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- 1. Electrostatics
- 2. <ul><li>Charge is the total balance between electrons and protons </li></ul><ul><ul><li>Charge is conserved </li></ul></ul><ul><li>Conductors easily allow the flow of electricity, insulators prevent it </li></ul>
- 3. Static Electricity; Electric Charge and Its Conservation Charge comes in two types, positive and negative; like charges repel and opposite charges attract
- 4. Static Electricity; Electric Charge and Its Conservation Electric charge is conserved – the arithmetic sum of the total charge cannot change in any interaction.
- 5. Electric Charge in the Atom Atom: Nucleus (small, massive, positive charge) Electron cloud (large, very low density, negative charge)
- 6. Electric Charge in the Atom Atom is electrically neutral. Rubbing charges objects by moving electrons from one to the other.
- 7. Electric Charge in the Atom Polar molecule: neutral overall, but charge not evenly distributed
- 8. Insulators and Conductors Conductor: Charge flows freely Metals Insulator: Almost no charge flows Most other materials Some materials are semiconductors.
- 9. Metal objects can be charged by conduction:
- 10. They can also be charged by induction:
- 11. 16.4 Induced Charge; the Electroscope Nonconductors won’t become charged by conduction or induction, but will experience charge separation:
- 12. Induced Charge; the Electroscope The electroscope can be used for detecting charge:
- 13. Induced Charge; the Electroscope The electroscope can be charged either by conduction or by induction.
- 14. Induced Charge; the Electroscope The charged electroscope can then be used to determine the sign of an unknown charge.
- 15. Summary <ul><li>4 ways to change the charge of an object </li></ul><ul><ul><li>Friction – friction causes some atoms to lose electrons, creating a negative charge </li></ul></ul><ul><ul><li>Induction – The use of an outside charge polarizes the objects </li></ul></ul><ul><ul><li>Conduction – Touching the two objects transfers charge </li></ul></ul><ul><ul><li>Grounding – Charge is moved to a large object </li></ul></ul>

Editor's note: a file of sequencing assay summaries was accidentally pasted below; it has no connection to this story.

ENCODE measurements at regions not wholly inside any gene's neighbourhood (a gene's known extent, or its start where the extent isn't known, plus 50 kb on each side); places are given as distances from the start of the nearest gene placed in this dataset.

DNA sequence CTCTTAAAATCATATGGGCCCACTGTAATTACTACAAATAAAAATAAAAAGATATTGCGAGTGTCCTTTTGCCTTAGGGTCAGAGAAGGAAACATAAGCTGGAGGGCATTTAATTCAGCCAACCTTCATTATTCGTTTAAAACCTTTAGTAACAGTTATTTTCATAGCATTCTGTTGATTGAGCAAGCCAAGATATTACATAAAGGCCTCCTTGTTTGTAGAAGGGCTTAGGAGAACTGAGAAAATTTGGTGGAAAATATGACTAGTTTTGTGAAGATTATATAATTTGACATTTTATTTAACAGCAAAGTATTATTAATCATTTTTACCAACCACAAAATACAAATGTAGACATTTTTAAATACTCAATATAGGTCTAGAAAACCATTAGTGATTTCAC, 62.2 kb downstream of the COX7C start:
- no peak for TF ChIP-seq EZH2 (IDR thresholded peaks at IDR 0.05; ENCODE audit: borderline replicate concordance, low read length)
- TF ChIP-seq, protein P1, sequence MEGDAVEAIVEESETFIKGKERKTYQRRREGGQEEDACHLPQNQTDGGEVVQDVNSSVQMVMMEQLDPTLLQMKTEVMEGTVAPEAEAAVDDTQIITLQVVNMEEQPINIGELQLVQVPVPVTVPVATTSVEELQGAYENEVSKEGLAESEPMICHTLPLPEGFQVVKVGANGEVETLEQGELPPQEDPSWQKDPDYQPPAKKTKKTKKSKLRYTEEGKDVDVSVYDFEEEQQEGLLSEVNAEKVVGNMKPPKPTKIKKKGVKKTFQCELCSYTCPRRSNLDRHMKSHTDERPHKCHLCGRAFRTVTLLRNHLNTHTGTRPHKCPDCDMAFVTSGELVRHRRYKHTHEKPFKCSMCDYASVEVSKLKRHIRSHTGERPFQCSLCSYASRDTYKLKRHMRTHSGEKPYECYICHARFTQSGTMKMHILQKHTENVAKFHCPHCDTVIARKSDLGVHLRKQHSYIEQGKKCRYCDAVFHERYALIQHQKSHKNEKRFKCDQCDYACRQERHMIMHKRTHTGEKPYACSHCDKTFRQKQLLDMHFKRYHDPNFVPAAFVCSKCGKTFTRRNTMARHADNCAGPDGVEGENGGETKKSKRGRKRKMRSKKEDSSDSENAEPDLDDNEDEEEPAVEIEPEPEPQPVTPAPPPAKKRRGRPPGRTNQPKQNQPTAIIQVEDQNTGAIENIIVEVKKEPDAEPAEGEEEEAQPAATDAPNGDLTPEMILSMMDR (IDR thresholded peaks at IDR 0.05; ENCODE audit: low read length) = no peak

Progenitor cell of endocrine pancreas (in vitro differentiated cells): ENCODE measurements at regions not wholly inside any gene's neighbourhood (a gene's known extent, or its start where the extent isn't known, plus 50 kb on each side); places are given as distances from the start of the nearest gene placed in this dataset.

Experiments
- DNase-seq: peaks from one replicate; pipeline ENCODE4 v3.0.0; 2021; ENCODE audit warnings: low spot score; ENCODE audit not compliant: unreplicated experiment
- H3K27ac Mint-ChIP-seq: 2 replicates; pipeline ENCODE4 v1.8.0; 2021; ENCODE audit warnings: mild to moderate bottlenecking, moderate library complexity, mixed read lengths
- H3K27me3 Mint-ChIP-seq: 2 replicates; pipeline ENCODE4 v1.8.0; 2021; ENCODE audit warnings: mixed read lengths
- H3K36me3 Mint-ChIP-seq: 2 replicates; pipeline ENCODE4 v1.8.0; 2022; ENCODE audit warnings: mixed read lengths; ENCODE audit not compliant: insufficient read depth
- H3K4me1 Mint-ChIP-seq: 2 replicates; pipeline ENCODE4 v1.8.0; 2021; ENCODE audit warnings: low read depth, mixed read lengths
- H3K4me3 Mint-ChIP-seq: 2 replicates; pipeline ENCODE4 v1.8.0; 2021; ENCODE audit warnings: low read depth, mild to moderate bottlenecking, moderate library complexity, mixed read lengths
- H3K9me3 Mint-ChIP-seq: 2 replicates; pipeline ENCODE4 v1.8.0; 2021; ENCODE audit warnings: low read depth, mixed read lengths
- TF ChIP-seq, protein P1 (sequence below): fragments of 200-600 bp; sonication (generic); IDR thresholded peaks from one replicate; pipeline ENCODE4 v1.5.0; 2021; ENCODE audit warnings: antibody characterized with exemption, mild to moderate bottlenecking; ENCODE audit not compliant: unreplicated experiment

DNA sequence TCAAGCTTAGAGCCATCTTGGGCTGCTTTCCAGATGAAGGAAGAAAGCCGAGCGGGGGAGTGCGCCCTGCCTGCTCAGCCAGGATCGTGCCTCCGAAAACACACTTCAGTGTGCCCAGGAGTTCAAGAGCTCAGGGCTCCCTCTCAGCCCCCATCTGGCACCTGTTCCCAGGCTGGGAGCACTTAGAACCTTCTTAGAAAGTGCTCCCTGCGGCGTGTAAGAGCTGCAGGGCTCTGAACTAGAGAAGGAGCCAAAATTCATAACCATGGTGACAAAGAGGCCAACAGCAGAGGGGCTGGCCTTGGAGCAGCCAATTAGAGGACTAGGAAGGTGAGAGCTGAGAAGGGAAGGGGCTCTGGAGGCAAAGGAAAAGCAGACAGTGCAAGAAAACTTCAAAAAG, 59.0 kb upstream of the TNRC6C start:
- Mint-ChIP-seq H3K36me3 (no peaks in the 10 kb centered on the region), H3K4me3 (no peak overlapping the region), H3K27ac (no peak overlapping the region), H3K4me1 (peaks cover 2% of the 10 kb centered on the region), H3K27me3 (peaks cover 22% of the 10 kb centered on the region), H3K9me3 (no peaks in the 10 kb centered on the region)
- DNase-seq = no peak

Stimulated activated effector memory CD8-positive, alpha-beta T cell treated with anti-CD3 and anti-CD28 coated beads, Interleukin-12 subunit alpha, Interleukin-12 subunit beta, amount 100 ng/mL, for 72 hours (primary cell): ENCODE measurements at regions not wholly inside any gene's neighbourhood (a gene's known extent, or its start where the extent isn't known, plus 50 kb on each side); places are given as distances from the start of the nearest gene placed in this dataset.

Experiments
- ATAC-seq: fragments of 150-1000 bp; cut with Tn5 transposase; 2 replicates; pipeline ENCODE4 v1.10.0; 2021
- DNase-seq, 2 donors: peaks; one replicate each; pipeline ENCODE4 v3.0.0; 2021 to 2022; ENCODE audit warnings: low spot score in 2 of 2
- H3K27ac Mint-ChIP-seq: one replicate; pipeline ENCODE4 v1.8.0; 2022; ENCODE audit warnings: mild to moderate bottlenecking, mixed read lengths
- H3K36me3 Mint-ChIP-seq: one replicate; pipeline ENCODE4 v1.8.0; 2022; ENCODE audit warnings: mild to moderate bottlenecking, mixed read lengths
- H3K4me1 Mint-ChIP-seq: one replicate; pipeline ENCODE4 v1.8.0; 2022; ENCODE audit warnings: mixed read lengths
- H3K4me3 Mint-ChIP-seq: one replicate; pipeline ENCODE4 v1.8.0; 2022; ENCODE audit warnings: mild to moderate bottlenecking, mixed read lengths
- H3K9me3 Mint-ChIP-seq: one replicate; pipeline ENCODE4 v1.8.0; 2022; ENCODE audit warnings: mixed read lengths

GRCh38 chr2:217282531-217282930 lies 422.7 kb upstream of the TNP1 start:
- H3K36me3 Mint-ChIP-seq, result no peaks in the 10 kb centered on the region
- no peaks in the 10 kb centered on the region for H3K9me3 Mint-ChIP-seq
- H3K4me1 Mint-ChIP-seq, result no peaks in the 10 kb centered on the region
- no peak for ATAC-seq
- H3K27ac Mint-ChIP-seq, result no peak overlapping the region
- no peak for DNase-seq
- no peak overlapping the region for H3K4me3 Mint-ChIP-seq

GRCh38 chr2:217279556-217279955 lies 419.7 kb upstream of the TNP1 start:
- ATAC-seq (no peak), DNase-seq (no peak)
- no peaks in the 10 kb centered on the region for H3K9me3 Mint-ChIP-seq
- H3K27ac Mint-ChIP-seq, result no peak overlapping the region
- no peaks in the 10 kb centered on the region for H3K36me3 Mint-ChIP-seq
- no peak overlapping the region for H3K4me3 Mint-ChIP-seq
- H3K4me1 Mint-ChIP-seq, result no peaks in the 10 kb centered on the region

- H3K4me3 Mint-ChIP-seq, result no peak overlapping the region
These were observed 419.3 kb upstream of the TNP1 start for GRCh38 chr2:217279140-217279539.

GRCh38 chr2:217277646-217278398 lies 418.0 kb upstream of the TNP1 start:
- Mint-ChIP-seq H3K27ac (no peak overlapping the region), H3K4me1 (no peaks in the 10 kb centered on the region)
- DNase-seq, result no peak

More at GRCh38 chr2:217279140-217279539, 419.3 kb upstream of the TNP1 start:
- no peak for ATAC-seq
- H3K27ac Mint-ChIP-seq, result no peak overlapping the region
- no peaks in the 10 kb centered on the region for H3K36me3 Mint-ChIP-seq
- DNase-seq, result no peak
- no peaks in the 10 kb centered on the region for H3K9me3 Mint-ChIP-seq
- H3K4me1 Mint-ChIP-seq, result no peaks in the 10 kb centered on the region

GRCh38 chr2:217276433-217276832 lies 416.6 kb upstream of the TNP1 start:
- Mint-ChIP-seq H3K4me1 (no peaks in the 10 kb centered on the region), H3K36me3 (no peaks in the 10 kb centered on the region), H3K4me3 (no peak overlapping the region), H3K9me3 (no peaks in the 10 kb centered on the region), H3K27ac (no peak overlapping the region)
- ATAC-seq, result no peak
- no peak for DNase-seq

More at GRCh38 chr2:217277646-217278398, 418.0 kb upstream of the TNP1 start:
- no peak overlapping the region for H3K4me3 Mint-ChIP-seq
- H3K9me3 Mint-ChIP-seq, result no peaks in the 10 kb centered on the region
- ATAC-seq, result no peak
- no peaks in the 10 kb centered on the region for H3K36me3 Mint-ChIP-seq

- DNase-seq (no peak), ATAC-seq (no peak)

- 16. Coulomb’s Law Experiment shows that the electric force between two charges is proportional to the product of the charges and inversely proportional to the distance between them.
- 17. Coulomb’s Law Coulomb’s law: (16-1) This equation gives the magnitude of the force.
- 18. Coulomb’s Law The force is along the line connecting the charges, and is attractive if the charges are opposite, and repulsive if they are the same.
- 19. Coulomb’s Law Unit of charge: coulomb, C The proportionality constant in Coulomb’s law is then: Charges produced by rubbing are typically around a microcoulomb:
- 20. Coulomb’s Law Charge on the electron: Electric charge is quantized in units of the electron charge.
- 21. Coulomb’s Law The proportionality constant k can also be written in terms of , the permittivity of free space: (16-2)
- 22. Coulomb’s Law Coulomb’s law strictly applies only to point charges. Superposition: for multiple point charges, the forces on each charge from every other charge can be calculated and then added as vectors.
- 23. Solving Problems Involving Coulomb’s Law and Vectors The net force on a charge is the vector sum of all the forces acting on it.
- 24. <ul><li>2 electrons are placed 2 x 10 -9 m apart. What is the force each electrons applies to the other? </li></ul><ul><ul><li>Force must be equal </li></ul></ul><ul><ul><li>Concept of net force is the same </li></ul></ul>
- 25. <ul><li>To the previous problem we add a proton 1 x 10 -9 to the left of the electrons. With what force, and in which direction will the middle electron move? </li></ul>

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